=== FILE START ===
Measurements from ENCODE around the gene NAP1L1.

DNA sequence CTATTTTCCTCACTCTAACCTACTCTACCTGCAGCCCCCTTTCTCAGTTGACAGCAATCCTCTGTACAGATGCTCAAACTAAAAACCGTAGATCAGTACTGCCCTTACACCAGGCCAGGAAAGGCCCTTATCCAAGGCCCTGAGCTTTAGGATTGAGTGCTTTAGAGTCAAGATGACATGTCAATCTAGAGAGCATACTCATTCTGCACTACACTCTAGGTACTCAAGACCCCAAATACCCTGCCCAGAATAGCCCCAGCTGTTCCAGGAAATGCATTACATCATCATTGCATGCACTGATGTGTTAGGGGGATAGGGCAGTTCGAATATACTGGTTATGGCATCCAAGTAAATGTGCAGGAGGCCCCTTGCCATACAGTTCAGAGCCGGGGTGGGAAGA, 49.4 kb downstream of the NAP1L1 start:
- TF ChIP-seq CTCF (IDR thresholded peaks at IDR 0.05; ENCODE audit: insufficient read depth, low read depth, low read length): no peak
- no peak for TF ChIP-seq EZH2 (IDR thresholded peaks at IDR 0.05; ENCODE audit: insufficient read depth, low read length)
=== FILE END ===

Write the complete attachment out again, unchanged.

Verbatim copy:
Measurements from ENCODE around the gene NAP1L1.

DNA sequence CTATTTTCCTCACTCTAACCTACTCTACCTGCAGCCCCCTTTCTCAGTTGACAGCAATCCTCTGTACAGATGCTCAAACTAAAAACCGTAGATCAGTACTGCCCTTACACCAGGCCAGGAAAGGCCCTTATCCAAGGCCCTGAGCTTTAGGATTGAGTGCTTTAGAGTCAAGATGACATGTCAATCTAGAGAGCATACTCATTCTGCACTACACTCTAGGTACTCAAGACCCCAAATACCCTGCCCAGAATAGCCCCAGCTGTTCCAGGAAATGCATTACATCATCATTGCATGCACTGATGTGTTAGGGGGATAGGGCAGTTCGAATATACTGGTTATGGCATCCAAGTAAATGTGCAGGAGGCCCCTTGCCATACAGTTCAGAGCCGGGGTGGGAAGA, 49.4 kb downstream of the NAP1L1 start:
- TF ChIP-seq CTCF (IDR thresholded peaks at IDR 0.05; ENCODE audit: insufficient read depth, low read depth, low read length): no peak
- no peak for TF ChIP-seq EZH2 (IDR thresholded peaks at IDR 0.05; ENCODE audit: insufficient read depth, low read length)